>>>>
>>>> Rik, at the bottom of this changeset is
>>>>
>>>> +      octave_idx_type ii = 0;
>>>> +      octave_idx_type jj;
>>>>        for (jj = 0; jj < (nc - 8 + 1); jj += 8)
>>>>          {
>>>>            for (ii = 0; ii < (nr - 8 + 1); ii += 8)
>
> [snip]
>
>> Just curious about the use of a function pointer and call and how
>> efficient that is.  For example, complex-conjugation can probably be
>> done in just a few instruction cycles, whereas repeatedly placing a
>> variable on the stack and jumping to a function and consume much more.
>> Or does the Template construct deal with all this, i.e., that the T
>> *fcn() is treated more like an inline?
>>
>> There are two different cases here,
>>
>>   if (nr >= 8 && nc >= 8)
>>
>> Wouldn't the former case still work if nr or nc were less than 8?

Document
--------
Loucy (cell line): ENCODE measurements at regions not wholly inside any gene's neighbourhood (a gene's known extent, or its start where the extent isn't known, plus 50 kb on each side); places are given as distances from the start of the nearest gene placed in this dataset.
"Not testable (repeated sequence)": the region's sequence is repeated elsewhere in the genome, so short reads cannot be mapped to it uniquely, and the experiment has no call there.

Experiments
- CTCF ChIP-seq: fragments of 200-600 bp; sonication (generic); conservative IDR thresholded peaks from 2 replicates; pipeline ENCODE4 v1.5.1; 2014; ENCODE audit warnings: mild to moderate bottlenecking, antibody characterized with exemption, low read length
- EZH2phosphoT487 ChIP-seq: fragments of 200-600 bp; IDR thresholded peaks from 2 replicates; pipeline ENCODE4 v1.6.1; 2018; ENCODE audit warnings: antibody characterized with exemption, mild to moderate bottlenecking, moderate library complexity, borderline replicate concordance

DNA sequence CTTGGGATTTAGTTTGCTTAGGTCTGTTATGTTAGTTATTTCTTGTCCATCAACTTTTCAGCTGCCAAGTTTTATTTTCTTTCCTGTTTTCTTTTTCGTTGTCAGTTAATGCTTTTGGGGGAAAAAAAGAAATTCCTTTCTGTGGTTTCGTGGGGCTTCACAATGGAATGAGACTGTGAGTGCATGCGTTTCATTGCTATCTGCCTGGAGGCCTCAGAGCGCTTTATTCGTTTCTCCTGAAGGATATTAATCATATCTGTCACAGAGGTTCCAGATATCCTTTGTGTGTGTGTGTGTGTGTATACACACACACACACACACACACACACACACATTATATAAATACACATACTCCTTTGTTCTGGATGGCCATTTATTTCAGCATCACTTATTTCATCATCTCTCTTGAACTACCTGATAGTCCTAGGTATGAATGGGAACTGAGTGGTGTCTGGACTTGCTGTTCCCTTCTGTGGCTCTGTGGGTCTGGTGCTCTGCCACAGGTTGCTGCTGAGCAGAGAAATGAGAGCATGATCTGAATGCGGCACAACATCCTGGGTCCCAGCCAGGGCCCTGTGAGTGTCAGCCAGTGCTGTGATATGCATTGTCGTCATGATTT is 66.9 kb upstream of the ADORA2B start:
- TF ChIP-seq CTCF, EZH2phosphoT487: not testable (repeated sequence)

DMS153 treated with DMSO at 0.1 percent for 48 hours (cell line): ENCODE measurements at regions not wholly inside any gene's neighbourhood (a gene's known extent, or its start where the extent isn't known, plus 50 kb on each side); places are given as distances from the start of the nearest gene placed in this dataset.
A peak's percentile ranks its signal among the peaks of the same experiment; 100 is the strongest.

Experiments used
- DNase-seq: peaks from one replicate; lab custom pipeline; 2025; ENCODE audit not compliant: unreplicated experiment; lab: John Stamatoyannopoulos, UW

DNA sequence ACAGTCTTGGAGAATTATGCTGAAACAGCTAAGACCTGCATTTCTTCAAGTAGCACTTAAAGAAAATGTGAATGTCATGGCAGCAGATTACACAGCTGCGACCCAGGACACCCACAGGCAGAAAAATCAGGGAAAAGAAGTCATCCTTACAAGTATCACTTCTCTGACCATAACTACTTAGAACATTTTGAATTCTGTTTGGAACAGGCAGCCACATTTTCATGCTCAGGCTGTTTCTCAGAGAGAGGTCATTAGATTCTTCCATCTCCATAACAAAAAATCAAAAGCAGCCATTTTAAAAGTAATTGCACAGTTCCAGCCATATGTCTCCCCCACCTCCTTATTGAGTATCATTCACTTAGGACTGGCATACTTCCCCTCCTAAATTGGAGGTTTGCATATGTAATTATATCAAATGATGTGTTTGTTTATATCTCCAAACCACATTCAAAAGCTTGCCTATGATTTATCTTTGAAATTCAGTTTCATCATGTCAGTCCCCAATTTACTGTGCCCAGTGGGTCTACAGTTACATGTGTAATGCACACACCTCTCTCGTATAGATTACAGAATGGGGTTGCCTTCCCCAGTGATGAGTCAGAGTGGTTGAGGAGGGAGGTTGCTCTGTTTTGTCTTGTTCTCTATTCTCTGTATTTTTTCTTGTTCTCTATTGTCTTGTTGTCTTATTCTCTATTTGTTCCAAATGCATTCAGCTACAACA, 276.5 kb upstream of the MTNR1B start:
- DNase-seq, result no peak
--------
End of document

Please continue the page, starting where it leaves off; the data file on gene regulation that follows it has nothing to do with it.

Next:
>>
>> That's an interesting motivation, to avoid cache jumping.  Wouldn't this
>> idea still apply if say, nc = 3 and nr = 1000000?
>
> This 8x8 construct has got me thinking a bit.  It's an interesting idea,
> very parallel processing oriented in a way, but I'm curious how
> efficient this is.  There is still big spacing in this loop
>
>               for (octave_idx_type j = jj, k = 0, idxj = jj * nr;
>                    j < jj + 8; j++, idxj += nr)
>
> if nr is extremely large.  Isn't it normally the case that memory is
> packed along one dimension versus the other, e.g.,
>
> matrix-index : memory-index
> 0  0    :       0
> 1  0    :       1
> 2  0    :       2
> ...
> 999999  :  999999
> 0, 1    : 1000000
> 1, 1    : 1000001
> 2, 1    : 1000002
> ...
> etc.
>
> In other words, we want to make sure we are always placing the inner